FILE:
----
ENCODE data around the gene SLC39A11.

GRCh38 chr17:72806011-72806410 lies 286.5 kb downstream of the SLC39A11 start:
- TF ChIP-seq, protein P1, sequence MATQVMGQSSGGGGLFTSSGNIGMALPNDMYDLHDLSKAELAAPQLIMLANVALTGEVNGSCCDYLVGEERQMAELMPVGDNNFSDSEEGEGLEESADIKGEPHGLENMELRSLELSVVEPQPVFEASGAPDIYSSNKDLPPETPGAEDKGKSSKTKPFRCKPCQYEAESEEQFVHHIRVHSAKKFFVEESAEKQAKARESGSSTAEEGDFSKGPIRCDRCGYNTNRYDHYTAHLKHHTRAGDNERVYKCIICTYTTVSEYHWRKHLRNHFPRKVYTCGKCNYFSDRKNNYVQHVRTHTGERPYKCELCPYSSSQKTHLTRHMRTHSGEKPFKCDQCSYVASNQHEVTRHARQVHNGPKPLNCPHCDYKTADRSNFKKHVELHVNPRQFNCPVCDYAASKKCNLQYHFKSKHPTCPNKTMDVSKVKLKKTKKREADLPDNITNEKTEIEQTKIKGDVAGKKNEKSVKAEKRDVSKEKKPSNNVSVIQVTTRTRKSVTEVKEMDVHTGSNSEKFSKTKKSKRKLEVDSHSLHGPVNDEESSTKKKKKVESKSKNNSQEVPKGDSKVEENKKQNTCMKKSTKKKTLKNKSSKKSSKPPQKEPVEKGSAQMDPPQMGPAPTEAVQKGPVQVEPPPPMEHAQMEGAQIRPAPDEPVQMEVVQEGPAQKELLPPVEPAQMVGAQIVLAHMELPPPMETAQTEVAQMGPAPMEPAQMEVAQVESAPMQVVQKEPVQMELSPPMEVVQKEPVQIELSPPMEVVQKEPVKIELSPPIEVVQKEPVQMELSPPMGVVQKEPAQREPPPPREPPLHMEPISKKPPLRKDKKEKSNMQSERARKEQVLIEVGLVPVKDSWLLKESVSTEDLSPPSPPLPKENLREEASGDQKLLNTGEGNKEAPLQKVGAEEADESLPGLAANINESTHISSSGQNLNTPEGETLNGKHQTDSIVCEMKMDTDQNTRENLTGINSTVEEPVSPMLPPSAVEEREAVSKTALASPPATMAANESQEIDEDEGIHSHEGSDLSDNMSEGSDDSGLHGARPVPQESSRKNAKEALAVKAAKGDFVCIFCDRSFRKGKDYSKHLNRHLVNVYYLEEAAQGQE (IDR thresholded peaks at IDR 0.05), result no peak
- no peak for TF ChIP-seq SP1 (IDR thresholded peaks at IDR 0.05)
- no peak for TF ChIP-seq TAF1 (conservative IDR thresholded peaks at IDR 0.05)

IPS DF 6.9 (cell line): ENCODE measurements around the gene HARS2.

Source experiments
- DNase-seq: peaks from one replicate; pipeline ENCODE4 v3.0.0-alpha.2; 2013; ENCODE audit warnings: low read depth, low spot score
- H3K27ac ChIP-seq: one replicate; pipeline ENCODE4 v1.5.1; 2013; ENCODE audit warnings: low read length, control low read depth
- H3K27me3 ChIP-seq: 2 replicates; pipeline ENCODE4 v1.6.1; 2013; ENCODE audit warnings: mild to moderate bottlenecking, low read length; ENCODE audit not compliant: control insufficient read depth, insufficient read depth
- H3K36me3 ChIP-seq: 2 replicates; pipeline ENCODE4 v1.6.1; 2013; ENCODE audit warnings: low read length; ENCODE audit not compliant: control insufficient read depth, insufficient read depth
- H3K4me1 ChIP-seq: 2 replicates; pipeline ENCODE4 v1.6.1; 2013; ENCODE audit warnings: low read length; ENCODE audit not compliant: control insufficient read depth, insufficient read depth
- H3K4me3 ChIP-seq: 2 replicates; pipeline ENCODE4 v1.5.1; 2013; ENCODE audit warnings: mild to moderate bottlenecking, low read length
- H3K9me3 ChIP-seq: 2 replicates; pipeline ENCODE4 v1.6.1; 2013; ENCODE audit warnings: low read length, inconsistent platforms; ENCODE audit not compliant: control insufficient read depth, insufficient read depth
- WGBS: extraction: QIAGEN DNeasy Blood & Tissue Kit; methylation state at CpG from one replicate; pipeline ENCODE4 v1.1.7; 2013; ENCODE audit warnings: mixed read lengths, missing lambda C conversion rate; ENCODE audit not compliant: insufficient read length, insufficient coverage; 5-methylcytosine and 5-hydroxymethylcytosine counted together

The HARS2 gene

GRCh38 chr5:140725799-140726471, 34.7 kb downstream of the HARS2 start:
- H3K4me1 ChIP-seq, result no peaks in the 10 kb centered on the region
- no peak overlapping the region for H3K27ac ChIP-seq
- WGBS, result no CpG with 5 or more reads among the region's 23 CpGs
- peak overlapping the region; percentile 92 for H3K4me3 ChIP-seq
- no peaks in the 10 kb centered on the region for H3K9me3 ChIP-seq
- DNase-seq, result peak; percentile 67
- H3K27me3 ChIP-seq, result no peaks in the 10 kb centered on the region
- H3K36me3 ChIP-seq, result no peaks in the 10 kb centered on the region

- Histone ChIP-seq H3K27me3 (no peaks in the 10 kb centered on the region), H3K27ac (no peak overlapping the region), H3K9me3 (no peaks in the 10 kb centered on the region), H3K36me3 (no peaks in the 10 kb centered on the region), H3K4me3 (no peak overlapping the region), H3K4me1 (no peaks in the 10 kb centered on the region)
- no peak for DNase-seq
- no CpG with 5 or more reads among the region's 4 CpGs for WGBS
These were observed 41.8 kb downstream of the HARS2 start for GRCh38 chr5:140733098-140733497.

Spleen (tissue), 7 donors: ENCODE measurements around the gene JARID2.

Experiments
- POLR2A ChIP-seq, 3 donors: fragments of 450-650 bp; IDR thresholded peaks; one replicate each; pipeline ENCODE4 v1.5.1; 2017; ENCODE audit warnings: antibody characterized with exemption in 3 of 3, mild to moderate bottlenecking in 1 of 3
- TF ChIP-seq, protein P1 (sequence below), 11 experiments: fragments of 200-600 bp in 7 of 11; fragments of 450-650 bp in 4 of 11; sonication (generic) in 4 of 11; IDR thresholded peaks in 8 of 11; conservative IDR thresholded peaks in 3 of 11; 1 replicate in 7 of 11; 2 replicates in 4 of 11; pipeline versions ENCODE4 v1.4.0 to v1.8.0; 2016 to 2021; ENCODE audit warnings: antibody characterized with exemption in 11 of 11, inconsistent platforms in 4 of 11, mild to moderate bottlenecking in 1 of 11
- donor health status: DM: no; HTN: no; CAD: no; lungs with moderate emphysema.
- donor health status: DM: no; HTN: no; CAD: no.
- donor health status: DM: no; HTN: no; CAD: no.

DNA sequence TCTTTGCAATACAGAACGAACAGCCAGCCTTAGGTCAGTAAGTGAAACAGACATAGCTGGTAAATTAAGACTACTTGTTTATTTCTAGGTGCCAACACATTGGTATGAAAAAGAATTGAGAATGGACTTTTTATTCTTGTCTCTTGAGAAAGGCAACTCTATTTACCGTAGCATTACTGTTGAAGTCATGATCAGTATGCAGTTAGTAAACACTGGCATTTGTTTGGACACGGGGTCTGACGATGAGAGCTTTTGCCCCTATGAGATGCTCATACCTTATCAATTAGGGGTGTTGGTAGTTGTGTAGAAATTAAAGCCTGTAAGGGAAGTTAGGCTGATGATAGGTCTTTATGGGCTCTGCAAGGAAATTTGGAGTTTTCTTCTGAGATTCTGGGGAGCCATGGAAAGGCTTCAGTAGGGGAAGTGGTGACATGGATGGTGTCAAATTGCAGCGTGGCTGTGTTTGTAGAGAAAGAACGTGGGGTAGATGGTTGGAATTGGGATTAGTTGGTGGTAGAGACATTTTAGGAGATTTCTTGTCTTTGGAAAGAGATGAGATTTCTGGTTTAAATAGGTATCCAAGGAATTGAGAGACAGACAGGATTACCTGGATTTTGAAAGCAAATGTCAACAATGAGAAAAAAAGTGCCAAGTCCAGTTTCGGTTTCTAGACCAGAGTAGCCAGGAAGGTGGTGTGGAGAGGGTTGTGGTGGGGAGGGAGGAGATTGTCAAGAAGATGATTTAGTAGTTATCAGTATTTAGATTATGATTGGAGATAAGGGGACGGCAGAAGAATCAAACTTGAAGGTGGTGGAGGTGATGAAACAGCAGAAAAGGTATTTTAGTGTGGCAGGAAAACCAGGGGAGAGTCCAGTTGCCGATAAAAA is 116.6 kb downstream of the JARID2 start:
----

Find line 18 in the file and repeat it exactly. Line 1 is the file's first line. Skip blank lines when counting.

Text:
- H3K4me1 ChIP-seq, result no peaks in the 10 kb centered on the region